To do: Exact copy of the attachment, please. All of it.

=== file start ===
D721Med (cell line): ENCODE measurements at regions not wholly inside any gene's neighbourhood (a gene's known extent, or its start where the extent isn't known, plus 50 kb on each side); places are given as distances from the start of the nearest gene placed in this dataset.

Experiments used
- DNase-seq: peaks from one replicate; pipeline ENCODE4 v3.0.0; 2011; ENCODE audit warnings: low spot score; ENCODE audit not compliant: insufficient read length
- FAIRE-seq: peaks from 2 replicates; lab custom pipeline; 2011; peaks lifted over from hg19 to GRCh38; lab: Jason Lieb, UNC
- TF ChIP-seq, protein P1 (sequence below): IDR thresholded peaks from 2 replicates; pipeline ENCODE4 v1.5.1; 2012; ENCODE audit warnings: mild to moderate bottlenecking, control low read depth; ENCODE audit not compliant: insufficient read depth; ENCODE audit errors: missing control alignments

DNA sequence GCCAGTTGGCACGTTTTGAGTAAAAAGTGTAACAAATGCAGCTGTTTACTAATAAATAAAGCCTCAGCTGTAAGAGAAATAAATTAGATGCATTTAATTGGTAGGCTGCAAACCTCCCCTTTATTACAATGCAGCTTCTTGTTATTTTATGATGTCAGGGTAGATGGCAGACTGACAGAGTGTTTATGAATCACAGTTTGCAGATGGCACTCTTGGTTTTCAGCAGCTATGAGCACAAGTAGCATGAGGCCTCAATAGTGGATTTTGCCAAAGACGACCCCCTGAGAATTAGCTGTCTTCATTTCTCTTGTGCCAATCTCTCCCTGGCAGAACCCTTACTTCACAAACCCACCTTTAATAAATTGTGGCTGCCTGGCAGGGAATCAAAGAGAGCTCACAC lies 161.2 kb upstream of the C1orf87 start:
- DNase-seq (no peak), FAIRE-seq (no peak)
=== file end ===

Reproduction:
D721Med (cell line): ENCODE measurements at regions not wholly inside any gene's neighbourhood (a gene's known extent, or its start where the extent isn't known, plus 50 kb on each side); places are given as distances from the start of the nearest gene placed in this dataset.

Experiments used
- DNase-seq: peaks from one replicate; pipeline ENCODE4 v3.0.0; 2011; ENCODE audit warnings: low spot score; ENCODE audit not compliant: insufficient read length
- FAIRE-seq: peaks from 2 replicates; lab custom pipeline; 2011; peaks lifted over from hg19 to GRCh38; lab: Jason Lieb, UNC
- TF ChIP-seq, protein P1 (sequence below): IDR thresholded peaks from 2 replicates; pipeline ENCODE4 v1.5.1; 2012; ENCODE audit warnings: mild to moderate bottlenecking, control low read depth; ENCODE audit not compliant: insufficient read depth; ENCODE audit errors: missing control alignments

DNA sequence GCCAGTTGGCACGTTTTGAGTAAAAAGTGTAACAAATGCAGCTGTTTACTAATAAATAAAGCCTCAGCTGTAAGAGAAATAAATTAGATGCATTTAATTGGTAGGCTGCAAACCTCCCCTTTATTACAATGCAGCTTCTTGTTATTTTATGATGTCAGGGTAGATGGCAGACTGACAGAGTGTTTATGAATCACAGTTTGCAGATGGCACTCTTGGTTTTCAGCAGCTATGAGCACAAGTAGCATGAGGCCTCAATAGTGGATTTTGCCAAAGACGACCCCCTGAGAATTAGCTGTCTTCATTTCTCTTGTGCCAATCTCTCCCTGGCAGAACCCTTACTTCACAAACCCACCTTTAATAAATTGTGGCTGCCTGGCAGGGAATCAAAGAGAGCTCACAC lies 161.2 kb upstream of the C1orf87 start:
- DNase-seq (no peak), FAIRE-seq (no peak)